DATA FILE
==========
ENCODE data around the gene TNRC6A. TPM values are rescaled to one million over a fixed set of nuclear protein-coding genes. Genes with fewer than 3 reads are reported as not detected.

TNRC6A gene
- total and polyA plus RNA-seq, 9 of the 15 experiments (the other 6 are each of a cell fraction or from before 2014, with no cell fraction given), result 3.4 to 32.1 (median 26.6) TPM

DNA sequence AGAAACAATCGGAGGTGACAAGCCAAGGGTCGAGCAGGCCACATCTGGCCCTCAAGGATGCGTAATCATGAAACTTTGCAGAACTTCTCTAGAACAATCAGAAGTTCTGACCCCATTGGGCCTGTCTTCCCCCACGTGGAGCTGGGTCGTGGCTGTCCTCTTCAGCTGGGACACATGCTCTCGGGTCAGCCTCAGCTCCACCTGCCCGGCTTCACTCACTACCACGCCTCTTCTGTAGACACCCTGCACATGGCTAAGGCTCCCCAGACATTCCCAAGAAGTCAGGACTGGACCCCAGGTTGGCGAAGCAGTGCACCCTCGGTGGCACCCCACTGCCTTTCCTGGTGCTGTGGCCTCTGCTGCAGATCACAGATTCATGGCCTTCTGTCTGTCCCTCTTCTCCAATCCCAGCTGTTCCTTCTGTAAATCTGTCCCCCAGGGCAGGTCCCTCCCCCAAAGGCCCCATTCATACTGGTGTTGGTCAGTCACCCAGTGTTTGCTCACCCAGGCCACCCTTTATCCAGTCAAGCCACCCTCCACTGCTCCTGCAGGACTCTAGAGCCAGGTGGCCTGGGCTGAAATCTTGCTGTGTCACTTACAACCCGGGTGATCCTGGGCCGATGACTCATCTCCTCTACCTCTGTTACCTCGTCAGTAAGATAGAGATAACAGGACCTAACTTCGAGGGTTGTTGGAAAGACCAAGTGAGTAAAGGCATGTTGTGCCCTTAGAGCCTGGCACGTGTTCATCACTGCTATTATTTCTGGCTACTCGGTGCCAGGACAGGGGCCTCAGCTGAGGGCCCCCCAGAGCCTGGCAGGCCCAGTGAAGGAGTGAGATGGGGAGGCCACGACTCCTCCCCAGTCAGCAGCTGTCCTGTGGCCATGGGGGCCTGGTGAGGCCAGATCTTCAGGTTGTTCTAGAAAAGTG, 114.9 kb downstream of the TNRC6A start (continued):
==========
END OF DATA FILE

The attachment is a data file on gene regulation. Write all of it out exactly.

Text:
ENCODE data around the gene TNRC6A. TPM values are rescaled to one million over a fixed set of nuclear protein-coding genes. Genes with fewer than 3 reads are reported as not detected.

TNRC6A gene
- total and polyA plus RNA-seq, 9 of the 15 experiments (the other 6 are each of a cell fraction or from before 2014, with no cell fraction given), result 3.4 to 32.1 (median 26.6) TPM

DNA sequence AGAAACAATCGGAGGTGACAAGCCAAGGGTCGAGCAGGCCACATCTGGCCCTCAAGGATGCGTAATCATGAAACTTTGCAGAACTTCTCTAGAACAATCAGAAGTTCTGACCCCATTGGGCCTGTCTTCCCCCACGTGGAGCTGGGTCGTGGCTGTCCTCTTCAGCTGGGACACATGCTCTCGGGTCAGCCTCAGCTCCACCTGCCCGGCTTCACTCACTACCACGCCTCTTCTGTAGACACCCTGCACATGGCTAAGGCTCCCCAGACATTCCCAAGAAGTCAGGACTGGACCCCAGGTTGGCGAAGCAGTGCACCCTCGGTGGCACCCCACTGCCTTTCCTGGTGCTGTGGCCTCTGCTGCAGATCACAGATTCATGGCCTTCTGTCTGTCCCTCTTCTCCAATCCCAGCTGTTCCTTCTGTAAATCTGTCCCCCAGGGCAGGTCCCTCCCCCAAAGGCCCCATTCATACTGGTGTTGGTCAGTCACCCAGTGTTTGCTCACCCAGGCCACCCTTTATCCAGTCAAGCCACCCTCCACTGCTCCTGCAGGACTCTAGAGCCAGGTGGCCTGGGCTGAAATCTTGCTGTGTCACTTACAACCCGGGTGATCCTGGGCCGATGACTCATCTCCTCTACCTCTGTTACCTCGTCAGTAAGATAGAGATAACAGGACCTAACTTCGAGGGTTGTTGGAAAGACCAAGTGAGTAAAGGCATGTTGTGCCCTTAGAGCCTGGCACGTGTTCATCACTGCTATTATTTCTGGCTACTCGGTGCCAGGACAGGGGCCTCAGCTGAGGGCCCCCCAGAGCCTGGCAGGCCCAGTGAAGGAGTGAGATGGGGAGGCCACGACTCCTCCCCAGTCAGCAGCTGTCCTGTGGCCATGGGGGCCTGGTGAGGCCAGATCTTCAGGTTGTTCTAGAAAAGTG, 114.9 kb downstream of the TNRC6A start (continued):